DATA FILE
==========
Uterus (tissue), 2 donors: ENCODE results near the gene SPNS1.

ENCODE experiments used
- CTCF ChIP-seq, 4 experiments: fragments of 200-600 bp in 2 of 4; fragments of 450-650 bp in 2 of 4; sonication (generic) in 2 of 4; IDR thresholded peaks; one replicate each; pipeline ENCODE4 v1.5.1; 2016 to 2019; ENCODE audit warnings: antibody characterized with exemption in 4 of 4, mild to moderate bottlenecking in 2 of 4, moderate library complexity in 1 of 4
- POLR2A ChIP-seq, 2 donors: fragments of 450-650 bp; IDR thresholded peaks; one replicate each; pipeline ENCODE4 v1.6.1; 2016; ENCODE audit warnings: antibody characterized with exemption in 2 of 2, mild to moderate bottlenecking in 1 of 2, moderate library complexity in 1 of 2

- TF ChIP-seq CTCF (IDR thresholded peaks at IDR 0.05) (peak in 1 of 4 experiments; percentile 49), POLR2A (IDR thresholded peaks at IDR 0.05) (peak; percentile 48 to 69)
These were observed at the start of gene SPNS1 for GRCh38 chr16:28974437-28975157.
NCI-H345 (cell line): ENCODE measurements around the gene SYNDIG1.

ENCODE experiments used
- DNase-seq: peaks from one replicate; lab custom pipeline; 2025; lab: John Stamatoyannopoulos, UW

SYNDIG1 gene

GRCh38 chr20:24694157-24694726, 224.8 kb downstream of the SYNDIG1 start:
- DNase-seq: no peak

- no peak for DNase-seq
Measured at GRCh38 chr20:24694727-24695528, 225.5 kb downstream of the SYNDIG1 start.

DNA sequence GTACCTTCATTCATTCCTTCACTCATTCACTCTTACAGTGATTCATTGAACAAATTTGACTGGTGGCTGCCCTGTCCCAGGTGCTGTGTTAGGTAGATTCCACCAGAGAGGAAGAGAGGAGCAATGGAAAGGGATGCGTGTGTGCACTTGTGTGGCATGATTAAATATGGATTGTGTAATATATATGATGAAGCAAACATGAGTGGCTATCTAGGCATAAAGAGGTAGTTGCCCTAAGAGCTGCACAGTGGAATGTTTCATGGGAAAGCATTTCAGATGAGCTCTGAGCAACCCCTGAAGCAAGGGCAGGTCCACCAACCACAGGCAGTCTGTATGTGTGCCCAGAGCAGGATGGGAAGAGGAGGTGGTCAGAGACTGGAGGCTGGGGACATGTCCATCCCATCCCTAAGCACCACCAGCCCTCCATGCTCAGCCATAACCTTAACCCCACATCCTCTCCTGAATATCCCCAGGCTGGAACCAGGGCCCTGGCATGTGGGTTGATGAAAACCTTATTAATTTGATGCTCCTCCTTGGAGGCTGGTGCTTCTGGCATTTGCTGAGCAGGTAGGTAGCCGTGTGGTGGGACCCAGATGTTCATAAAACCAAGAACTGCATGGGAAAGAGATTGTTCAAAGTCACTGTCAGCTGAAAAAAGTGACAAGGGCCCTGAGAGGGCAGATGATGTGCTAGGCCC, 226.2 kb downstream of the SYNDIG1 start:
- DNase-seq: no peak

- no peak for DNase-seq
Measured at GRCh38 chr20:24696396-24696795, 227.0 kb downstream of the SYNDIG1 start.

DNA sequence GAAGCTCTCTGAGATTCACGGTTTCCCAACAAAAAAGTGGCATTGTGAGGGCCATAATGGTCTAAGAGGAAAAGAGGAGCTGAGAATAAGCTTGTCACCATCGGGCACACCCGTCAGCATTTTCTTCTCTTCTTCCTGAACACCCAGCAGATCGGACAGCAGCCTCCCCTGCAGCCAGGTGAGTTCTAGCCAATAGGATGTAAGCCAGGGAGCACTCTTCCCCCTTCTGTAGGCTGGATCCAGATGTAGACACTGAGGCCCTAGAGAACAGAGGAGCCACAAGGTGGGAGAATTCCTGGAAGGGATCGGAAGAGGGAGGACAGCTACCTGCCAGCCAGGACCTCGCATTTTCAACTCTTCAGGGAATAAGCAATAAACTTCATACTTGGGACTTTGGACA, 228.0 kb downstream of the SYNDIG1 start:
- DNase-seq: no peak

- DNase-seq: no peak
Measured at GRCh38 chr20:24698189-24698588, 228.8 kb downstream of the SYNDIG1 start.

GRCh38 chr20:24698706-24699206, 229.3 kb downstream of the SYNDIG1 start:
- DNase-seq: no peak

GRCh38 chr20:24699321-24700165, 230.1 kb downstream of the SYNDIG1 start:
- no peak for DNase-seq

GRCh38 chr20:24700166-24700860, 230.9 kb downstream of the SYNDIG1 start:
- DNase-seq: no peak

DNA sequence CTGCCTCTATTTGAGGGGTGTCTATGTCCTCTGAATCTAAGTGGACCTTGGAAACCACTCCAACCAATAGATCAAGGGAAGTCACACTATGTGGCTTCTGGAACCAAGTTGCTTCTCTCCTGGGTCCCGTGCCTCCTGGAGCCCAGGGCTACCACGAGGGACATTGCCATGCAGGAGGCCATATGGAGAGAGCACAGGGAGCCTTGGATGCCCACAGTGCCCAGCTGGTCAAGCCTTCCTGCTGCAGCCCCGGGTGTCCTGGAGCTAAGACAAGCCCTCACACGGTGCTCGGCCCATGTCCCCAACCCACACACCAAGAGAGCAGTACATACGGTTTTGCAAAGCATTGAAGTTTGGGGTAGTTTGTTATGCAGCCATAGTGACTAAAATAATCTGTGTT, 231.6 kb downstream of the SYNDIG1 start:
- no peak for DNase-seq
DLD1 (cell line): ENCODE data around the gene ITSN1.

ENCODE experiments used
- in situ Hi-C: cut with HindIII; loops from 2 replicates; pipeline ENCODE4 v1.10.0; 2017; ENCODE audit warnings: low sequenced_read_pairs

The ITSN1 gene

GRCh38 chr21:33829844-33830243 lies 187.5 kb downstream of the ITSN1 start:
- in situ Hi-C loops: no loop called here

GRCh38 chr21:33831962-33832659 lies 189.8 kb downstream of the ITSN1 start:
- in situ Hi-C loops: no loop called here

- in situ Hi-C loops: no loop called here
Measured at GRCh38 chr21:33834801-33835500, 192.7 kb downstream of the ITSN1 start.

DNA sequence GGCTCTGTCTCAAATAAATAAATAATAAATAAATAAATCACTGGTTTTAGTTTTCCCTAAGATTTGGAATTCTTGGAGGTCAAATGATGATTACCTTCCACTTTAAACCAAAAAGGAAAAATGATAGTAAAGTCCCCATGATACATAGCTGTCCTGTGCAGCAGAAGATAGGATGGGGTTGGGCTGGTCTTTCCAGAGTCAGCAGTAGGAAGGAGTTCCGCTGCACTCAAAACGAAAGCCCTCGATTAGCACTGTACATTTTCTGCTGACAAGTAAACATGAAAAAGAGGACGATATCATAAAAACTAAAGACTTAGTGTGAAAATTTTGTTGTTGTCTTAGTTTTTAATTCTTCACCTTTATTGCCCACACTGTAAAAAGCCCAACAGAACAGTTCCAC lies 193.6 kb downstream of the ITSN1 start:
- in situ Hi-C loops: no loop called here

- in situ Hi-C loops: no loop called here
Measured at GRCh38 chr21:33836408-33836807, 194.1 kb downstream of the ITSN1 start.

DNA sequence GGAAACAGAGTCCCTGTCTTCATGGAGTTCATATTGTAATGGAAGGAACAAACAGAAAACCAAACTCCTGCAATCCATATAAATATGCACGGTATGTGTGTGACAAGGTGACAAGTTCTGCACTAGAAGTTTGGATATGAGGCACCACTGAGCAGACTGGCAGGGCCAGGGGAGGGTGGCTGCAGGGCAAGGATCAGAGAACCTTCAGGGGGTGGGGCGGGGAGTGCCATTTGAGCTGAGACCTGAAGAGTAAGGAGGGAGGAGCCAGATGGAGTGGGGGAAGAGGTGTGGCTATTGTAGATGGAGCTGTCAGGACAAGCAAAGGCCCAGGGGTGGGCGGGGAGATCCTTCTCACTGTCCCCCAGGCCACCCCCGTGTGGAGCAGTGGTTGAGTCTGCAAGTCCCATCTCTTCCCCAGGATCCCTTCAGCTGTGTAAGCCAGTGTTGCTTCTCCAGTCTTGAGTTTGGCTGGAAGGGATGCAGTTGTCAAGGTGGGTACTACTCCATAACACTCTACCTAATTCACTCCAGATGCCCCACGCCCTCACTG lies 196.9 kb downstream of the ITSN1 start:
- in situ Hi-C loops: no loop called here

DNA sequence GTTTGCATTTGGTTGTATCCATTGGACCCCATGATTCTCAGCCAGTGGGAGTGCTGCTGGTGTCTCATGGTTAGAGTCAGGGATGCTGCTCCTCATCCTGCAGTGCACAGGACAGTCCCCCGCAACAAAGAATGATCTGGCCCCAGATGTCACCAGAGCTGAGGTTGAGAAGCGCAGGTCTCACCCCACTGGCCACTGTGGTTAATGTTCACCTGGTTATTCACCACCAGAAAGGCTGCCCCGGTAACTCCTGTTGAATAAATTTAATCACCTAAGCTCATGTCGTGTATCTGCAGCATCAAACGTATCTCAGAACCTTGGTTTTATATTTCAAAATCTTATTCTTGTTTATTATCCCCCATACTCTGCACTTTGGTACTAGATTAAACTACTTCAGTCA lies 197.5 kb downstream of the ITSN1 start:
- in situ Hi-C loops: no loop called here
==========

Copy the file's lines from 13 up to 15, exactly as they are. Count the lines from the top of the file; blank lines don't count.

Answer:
- no peak for DNase-seq
Measured at GRCh38 chr20:24694727-24695528, 225.5 kb downstream of the SYNDIG1 start.

DNA sequence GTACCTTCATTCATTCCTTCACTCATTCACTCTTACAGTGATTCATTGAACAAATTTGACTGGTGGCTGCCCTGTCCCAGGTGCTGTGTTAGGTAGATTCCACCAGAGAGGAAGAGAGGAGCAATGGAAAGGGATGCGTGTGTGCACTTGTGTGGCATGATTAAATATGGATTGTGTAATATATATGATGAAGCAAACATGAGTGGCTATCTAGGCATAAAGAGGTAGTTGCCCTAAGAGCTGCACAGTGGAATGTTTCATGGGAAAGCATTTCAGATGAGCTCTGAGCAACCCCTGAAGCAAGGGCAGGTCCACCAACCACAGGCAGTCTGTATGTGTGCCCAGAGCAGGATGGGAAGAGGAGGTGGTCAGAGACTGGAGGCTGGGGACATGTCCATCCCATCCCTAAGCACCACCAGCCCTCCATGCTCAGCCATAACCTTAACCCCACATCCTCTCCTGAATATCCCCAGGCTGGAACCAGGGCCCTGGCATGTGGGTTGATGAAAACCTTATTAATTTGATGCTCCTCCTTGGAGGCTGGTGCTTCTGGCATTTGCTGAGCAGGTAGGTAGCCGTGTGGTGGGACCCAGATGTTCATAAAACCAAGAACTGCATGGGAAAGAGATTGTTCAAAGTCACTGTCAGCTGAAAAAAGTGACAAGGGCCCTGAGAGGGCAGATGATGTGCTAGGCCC, 226.2 kb downstream of the SYNDIG1 start: